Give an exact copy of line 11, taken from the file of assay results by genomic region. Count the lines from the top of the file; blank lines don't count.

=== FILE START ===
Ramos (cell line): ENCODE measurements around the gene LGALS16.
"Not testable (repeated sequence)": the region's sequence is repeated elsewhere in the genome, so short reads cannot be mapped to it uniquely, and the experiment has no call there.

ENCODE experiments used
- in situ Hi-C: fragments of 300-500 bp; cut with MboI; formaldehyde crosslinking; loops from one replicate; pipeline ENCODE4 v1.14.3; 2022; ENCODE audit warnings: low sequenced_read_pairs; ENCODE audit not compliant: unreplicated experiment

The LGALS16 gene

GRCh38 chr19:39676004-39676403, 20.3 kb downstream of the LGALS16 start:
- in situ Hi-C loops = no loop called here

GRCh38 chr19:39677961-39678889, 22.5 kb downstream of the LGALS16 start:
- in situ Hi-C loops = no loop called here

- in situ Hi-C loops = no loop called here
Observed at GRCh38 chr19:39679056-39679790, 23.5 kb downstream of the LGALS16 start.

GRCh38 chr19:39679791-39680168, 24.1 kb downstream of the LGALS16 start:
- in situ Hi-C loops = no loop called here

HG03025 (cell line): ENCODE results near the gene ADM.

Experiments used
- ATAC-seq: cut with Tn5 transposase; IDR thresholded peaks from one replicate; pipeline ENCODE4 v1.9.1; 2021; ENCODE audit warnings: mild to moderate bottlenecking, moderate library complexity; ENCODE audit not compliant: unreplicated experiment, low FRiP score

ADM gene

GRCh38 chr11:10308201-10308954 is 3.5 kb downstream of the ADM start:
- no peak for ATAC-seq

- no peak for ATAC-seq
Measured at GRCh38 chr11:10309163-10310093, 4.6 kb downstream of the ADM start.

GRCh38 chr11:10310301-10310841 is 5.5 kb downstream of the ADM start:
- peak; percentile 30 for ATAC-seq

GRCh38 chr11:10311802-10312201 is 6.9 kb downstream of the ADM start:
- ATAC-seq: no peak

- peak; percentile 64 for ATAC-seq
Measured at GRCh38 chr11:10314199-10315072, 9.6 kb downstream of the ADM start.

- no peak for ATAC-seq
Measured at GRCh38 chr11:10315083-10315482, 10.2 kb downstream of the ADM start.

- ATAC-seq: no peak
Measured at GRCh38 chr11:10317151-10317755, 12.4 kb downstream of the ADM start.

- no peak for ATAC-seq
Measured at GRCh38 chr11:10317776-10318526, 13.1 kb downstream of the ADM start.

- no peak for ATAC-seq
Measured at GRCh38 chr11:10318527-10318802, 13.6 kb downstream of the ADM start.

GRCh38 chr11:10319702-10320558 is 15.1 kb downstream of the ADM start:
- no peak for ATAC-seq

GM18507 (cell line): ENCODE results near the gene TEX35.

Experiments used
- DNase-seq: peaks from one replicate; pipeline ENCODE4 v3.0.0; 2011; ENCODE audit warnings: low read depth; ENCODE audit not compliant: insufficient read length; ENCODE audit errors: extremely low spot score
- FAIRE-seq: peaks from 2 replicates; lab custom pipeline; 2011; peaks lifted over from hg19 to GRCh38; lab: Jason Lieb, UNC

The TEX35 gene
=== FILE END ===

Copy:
Observed at GRCh38 chr19:39679056-39679790, 23.5 kb downstream of the LGALS16 start.